Elsa/Getty Images

Hanley Ramirez leads Red Sox past Astros 10-3, forces ALDS Game 4

1 Comment

Red Sox DH Hanley Ramirez had himself a day on Sunday in Game 3 of the ALDS against the Astros. The veteran of 13 seasons went 4-for-4 with a double and three RBI, helping the Red Sox defeat the Astros 10-3 to force Game 4. Ramirez joins Jake Lamb as players to have four-hit games so far this postseason.

The Astros started quick, plating three runs off of Red Sox starter Doug Fister in the top of the first inning. Josh Reddick knocked in the first run with a single and Carlos Correa followed up with a two-run home run with one out. In the top of the second, the Astros nearly had another three-spot. Carlos Beltran walked and Yuli Gurriel singled to open the frame. After getting Brian McCann to line out, manager John Farrell yanked Fister from the game, handing him the shortest ALDS start since 2014. Joe Kelly came in and had his heart sink when Reddick lifted a fly ball to deep right field, but Mookie Betts caught the ball over the wall before it could land, stealing a three-run home run.

From there, it was all Red Sox. They cut the deficit by one with a Sandy Leon RBI single in the bottom of the second against starter Brad Peacock. In the third, the Sox put together a two-out rally. Mitch Moreland doubled, then scored on Ramirez’s single. Francisco Liriano relieved Peacock, then served up a go-ahead two-run home run to Rafael Devers. Devers is the sixth player since 1903 to hit a postseason homer before the age of 21.

David Price came in to relieve Kelly to start the fourth and turned in a stellar performance. His tenure in Boston has been rocky, to say the least, so he needed this and so did the Red Sox. He hurled four shutout innings, yielding four hits and a walk while striking out four on 57 pitches.

The Red Sox broke the game open in the seventh. The first five batters reached base: Andrew Benintendi walked, then Betts and Moreland singled to load the bases. Ramirez then ripped a ground ball double to left-center field, pushing two more runs across for a 6-3 game. Devers then blooped a weak single to shallow left field to score another run. After Leon flied out, Jackie Bradley, Jr. lifted a home run down the right field line that glanced off of the glove of a leaping Reddick, bumping the score to 10-3.

Addison Reed entered in the eighth, working around a two-out Gurriel single for a scoreless frame. Carson Smith came on in the ninth and, despite giving up a pair of singles, had a stress-free time closing out the 10-3 victory.

The series continues on Monday (time to be determined, per MLB.com’s Alyson Footer) with the Astros leading two games to one. The Astros will send Charlie Morton to the hill. The Red Sox have not announced a starter yet.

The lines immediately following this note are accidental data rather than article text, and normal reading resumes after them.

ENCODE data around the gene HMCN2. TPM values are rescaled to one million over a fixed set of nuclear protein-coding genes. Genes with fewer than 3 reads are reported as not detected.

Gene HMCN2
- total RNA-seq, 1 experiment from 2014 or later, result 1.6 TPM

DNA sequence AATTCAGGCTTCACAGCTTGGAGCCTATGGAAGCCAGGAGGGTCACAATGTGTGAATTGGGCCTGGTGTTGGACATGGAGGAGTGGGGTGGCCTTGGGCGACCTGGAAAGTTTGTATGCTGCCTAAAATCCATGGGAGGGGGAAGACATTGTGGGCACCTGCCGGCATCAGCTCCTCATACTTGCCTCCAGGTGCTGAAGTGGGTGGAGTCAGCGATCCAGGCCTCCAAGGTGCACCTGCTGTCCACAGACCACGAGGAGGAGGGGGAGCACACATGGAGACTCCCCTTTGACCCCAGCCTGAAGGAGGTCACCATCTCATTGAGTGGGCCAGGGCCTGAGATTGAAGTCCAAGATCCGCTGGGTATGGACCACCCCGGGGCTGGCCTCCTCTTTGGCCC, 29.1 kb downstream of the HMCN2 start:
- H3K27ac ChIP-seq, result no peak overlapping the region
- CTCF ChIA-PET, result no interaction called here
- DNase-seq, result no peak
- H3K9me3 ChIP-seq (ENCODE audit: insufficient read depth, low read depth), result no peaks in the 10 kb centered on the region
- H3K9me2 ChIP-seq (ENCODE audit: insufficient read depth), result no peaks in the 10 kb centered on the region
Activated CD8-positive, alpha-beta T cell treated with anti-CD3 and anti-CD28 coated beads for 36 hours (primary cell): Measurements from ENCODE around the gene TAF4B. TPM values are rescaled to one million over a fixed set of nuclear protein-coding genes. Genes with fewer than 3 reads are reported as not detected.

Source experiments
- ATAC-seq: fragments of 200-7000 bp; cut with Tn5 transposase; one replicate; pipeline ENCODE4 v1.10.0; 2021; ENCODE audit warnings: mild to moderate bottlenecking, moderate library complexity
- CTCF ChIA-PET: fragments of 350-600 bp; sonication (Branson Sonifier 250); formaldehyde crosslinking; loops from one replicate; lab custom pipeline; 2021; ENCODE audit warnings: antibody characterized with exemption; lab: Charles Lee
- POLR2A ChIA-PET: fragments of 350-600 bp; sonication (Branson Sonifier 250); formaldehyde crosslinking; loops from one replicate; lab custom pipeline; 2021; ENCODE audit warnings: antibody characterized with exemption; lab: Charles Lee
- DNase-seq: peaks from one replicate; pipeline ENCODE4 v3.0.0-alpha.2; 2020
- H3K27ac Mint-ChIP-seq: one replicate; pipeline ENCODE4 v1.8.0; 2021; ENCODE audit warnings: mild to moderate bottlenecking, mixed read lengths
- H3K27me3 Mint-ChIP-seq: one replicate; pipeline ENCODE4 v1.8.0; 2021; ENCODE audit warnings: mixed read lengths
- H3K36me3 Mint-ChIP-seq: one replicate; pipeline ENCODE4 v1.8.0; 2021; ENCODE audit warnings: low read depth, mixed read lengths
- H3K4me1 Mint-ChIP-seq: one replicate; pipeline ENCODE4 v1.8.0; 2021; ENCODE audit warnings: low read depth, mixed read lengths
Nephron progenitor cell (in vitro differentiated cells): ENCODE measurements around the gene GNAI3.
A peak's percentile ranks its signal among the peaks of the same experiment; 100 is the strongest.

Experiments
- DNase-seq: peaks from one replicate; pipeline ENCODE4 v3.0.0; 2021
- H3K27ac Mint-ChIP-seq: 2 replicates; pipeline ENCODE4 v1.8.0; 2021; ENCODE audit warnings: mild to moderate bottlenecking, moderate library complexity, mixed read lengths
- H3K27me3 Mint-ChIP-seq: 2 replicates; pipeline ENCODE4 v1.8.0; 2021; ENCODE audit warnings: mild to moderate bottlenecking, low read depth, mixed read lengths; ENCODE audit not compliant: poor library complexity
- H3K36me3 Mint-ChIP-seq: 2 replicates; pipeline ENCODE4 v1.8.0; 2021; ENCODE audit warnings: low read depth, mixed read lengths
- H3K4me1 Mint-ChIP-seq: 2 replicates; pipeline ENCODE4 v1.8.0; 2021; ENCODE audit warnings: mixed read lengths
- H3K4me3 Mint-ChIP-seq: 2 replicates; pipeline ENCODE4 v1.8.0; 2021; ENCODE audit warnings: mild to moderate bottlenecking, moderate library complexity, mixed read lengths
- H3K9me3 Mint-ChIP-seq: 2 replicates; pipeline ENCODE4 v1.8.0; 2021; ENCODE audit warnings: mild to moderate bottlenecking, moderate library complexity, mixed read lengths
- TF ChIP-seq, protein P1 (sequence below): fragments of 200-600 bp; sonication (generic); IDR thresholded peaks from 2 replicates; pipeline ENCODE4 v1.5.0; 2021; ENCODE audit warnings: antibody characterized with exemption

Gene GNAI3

The Astros gave the Yankees an opening. Keuchel and Verlander will try to close the door.

Associated Press
Leave a comment

If Game 4 of the ALCS had been even remotely conventional, it’d stand at 3-1 in favor of Houston right now. The Yankees’ starter pitched well but got no run support. A mighty Astros team with an ordinarily good closer in Ken Giles had a 4-0 lead in the late innings. As the Yankees set out to mount a comeback, a base runner fell down in between first and second and should’ve been dead to rights. This is playoff baseball, however, so stuff, as they say, happens. The runner was safe, the closer struggled, the Yankees rallied and now we’re tied 2-2.

But are we even at 2-2?

On paper, no, because the Astros now will send Dallas Keuchel and Justin Verlander out in Games 5 and 6, and that gives them a clear advantage. Keuchel dominated the Yankees in Game 1, tossing seven scoreless innings and striking out ten batters. Verlander struck out 13 batters in a 124-pitch complete game in which he allowed only a single run. Beyond the mere facts of the box scores, however, the Yankees have looked profoundly overmatched by both of the Astros’ aces, in this postseason and on other occasions on which they’ve faced off against them. Most notably in the 2015 wild-card game at Yankee Stadium when Keuchel pitched six scoreless innings in the 3-0 victory.

But remember: stuff happens.

Stuff like Aaron Judge‘s and Gary Sanchez‘s bats waking up. The two most important sluggers in the Bombers lineup combined to go 3-for-6 with two doubles, a homer, a walk and five RBI in last night’s victory. Each of them had been silent for the first three games of the series but if they’re heating up, the Yankees will be a lot harder to pitch to.

Stuff like Masahiro Tanaka showing that he can tame the Astros’ lineup. Which he did pretty well in Game 1, giving up only two runs on four hits in six innings. He was overshadowed by Keuchel in that game, but it was a good performance against a strong lineup in a hostile environment. Tanaka pitches much better at Yankee Stadium than he does on the road, so don’t for a second think that the Astros bats will have an easy time of it today.

Stuff like the Yankees bullpen still being the Yankees bullpen. Yes, the Astros got to David Robertson yesterday, but it’s still a strong, strong group that gives the Yankees a clear advantage if the game is close late or if they hold a lead.

All of which is to say that we have ourselves a series, friends. While, 48 hours ago, it seemed like we were on our way to an Astros coronation, the Yankees have shown up in a major way in Games 3 and 4. If you’re an Astros fan you should feel pretty confident with Keuchel and Verlander heading into action over the next two games, but we have learned that absolutely nothing is guaranteed in the postseason.